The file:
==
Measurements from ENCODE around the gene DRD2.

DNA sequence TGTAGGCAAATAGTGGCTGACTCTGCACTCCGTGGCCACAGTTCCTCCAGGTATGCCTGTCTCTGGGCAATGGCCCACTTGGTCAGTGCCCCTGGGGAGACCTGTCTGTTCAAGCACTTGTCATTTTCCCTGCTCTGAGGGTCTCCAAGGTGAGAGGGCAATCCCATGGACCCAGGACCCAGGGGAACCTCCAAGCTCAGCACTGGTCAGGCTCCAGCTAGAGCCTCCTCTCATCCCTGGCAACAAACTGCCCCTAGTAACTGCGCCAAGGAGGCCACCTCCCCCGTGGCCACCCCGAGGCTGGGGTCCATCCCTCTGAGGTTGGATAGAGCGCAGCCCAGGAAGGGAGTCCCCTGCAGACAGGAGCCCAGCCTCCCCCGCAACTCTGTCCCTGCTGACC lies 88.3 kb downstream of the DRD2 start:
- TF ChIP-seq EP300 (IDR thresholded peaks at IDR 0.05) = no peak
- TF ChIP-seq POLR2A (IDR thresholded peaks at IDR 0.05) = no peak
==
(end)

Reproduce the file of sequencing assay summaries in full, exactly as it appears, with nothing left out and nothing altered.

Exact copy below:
Measurements from ENCODE around the gene DRD2.

DNA sequence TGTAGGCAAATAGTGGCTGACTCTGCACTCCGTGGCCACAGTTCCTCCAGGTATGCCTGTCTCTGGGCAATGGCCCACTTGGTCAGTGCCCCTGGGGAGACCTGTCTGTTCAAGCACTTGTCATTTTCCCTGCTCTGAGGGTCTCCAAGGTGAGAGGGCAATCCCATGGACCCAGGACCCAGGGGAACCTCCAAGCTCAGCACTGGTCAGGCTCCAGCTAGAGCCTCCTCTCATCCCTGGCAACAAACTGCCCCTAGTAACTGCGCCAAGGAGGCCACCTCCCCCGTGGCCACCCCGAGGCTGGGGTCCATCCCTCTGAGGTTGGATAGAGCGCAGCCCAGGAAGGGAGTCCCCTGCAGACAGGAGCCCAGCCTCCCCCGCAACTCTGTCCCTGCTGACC lies 88.3 kb downstream of the DRD2 start:
- TF ChIP-seq EP300 (IDR thresholded peaks at IDR 0.05) = no peak
- TF ChIP-seq POLR2A (IDR thresholded peaks at IDR 0.05) = no peak